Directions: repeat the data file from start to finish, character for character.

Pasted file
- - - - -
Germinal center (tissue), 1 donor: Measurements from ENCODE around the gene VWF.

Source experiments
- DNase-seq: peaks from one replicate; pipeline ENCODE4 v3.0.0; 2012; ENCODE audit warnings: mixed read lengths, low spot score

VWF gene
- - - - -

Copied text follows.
Germinal center (tissue), 1 donor: Measurements from ENCODE around the gene VWF.

Source experiments
- DNase-seq: peaks from one replicate; pipeline ENCODE4 v3.0.0; 2012; ENCODE audit warnings: mixed read lengths, low spot score

VWF gene